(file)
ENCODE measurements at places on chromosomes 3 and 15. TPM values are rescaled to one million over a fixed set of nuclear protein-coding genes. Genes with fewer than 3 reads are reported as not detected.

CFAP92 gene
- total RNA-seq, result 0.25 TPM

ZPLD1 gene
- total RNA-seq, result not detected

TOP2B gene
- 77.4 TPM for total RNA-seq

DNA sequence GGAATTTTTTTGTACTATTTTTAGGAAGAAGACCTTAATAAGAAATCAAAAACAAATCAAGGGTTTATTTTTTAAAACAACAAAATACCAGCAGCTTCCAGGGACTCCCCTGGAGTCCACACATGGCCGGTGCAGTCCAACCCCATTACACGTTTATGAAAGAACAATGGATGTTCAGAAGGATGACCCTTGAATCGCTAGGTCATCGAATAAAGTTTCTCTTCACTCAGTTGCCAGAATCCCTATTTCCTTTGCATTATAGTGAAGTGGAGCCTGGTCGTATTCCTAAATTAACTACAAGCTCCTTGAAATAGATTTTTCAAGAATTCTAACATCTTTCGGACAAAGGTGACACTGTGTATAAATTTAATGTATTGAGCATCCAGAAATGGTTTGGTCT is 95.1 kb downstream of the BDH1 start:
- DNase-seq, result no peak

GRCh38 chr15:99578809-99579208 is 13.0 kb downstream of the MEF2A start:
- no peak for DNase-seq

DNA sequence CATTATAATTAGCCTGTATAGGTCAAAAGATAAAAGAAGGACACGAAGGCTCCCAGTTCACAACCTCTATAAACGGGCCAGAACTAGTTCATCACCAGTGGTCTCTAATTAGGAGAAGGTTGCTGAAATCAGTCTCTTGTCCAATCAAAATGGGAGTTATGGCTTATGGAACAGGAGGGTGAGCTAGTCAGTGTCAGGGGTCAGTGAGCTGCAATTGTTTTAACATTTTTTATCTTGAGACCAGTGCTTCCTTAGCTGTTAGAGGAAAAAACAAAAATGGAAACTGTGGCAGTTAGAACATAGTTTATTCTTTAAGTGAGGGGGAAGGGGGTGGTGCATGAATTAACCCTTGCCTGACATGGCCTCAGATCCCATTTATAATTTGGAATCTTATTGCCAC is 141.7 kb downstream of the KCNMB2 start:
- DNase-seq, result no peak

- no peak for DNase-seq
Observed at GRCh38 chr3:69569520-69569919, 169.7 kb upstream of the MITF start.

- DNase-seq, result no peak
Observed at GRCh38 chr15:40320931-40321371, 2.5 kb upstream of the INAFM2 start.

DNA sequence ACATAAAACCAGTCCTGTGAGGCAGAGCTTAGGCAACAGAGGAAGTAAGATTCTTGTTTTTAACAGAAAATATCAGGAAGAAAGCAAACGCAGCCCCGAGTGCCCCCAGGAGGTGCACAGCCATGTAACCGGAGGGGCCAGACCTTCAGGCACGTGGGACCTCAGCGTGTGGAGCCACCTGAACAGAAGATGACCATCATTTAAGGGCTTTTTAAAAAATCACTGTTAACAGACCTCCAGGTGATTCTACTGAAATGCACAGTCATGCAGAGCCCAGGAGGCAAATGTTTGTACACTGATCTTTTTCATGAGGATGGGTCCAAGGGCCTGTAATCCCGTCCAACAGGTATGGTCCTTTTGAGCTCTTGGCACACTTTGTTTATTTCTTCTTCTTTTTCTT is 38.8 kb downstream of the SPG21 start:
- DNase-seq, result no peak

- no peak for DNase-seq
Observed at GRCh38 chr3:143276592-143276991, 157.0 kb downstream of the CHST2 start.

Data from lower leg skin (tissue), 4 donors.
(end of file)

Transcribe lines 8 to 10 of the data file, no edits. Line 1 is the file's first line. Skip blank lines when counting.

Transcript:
DNA sequence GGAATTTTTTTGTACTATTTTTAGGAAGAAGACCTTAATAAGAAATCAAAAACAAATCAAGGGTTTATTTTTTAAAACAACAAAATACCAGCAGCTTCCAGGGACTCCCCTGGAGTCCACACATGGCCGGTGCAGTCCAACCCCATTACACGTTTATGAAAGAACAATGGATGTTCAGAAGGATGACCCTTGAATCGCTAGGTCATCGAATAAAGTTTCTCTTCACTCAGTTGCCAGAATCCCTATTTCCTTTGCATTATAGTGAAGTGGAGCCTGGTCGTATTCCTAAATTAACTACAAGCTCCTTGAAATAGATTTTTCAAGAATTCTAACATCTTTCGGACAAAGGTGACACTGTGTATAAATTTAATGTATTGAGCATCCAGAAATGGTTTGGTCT is 95.1 kb downstream of the BDH1 start:
- DNase-seq, result no peak

GRCh38 chr15:99578809-99579208 is 13.0 kb downstream of the MEF2A start: